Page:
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BMW Group opens the doors of its latest additive manufacturing campus in Germany

Article written by:Martial Y. from Our News Partner 3D ADEPT Media 

 

 

The BMW Group has officially opened its new Additive Manufacturing Campus in Germany (Munich). With an investment of €15 million, the new centre brings together production of prototype and series parts under one roof, along with research into new 3D printing technologies, and associate training for the global rollout of toolless production.

Three key words can summarize the objectives of BMW Group with the opening of this new campus: production, partnerships and R&D.

Daniel Schäfer, Senior Vice President for Production Integration and Pilot Plant at the BMW Group, adds: “Our goal is to industrialise 3D printing methods more and more for automotive production, and to implement new automation concepts in the process chain. This will allow us to streamline component manufacturing for series production and speed up development. At the same time, we are collaborating with vehicle development, component production, purchasing and the supplier network, as well as various other areas of the company to systematically integrate the technology and utilise it effectively.”

 This goal is a key focus for BMW Group as the company is also the main partner of the POLYLINE project, which consists in developing automation solutions of AM for the automotive industry.

Over time, BMW Group is building extensive experience in the production of AM parts. With 300 000 parts produced last year, the company now ambitions to increase the production for the upcoming year. To make it happen, the new campusemploys up to 80 associates and operates about 50 industrial systems that work with metals and plastics, not to mention that existing partnerships with manufacturers and universities will be strengthened.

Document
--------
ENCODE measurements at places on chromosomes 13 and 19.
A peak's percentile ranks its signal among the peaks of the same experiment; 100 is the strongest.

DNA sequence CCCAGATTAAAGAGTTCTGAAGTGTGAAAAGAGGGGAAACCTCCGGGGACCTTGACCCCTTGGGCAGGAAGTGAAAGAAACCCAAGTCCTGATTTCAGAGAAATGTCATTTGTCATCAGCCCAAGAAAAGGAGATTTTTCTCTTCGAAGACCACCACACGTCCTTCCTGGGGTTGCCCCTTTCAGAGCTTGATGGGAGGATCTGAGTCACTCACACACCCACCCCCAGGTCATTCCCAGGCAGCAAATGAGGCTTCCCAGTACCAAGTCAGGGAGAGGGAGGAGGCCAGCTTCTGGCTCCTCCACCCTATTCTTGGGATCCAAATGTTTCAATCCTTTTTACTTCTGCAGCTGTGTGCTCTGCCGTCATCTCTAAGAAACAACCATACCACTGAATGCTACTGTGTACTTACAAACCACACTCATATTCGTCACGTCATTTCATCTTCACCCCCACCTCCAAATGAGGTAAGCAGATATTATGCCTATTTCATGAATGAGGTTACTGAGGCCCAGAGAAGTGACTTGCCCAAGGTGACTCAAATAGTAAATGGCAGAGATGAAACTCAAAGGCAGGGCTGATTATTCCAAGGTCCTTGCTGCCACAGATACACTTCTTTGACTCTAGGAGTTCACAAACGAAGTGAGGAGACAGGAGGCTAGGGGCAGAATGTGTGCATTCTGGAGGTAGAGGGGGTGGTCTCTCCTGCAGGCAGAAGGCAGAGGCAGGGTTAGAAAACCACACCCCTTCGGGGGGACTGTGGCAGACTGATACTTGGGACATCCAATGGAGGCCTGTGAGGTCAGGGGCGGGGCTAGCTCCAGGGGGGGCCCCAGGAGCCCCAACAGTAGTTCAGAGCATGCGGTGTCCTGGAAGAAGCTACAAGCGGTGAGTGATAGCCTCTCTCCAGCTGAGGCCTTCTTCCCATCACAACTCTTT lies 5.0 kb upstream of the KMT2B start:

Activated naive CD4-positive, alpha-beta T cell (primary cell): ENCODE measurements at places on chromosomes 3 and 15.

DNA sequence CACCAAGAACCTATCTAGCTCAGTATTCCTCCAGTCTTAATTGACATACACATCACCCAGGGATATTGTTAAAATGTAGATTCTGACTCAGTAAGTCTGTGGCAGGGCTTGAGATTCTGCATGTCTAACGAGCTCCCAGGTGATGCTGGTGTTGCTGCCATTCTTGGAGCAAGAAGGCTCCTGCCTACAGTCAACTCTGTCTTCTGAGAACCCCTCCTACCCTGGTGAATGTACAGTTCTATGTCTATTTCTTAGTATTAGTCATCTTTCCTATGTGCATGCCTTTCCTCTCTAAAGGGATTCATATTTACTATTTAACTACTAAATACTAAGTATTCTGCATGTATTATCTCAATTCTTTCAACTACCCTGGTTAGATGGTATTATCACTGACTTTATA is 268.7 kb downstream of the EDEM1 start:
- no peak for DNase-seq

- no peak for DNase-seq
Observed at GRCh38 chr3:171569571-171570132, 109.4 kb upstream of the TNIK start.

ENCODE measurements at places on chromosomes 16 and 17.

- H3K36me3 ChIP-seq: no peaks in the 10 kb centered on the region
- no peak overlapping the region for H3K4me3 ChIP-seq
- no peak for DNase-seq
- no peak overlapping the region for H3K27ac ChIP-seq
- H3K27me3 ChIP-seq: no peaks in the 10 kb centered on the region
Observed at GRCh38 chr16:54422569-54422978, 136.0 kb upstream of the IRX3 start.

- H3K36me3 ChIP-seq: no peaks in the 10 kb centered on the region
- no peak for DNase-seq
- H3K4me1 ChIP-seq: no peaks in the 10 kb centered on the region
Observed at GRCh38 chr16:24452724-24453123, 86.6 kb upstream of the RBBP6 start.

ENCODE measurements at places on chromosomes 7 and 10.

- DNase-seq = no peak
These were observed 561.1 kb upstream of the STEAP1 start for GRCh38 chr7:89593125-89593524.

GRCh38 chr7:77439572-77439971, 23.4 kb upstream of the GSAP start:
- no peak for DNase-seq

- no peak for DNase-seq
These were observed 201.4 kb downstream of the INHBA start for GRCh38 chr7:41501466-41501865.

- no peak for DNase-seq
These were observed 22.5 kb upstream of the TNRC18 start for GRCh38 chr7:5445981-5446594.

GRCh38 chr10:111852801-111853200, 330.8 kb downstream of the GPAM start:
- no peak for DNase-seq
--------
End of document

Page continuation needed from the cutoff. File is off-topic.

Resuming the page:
However, this will not prevent the company to sign partnerships with industry newcomers, as it was the case with the German start-up ELISE.  

 As far as AM in R&D is concerned, it should be noted that the pre-development unit of the Additive Manufacturing Campus optimises new technologies and materials for comprehensive use across the company. The main focus is on automating process chains that have previously required large amounts of manual work, to make 3D printing more economical and viable for use on an industrial scale over the longer term.

When it comes to developing 3D printing processes for use on an industrial scale, research projects are especially important. Such as the Industrialisation and Digitisation of Additive Manufacturing for Automotive Series Production (IDAM) project as well as the IDAM project, both supported by the German Ministry of Education and Research. With IDAM, the BMW Group and its 12 project partners are crucially paving the way for the integration of additive manufacturing into series production environments within the automotive industry. At the Additive Manufacturing Campus, a production line is being set up that replicates the entire process chain, from the preparation of digital production through to manufacture and reworking of components. The IDAM team are now preparing it for the specific requirements of series, individual and spare-part production. The production targets confirm the status of this collaborative undertaking as a lighthouse project: output is expected to total at least 50,000 series components a year, with over 10,000 individual and spare parts, all produced in very high quality and enabling the BMW Group to help strengthen Germany’s role as a pioneer in 3D printing.

Training across the company

As well as manufacturing components, the team at the Campus provides personal consultations and training courses for associates across the company. “To roll these technologies out successfully, we need well-trained colleagues across the network who fully understand their advantages and features. To use them, designers will need to adopt a new way of thinking and an entirely new approach as they devise the upcoming components. 3D printing allows almost any shape to be produced, paving the way for new designs and functions. Nowadays, there are countless components that can only be manufactured additively,” Jens Ertel explains.

Applications in series production

The BMW Group first started the additive manufacturing of prototype parts back in 1991, for concept vehicles. By 2010, plastic-and metal-based processes were being rolled out, initially in smaller series, to produce items such as the additively manufactured water pump wheel in the DTM race cars. Further series production applications followed from 2012 on, with a range of components for the Rolls-Royce Phantom, BMW i8 Roadster (2017) and MINI John Cooper Works GP (2020), which contains no less than four 3D-printed components as standard.

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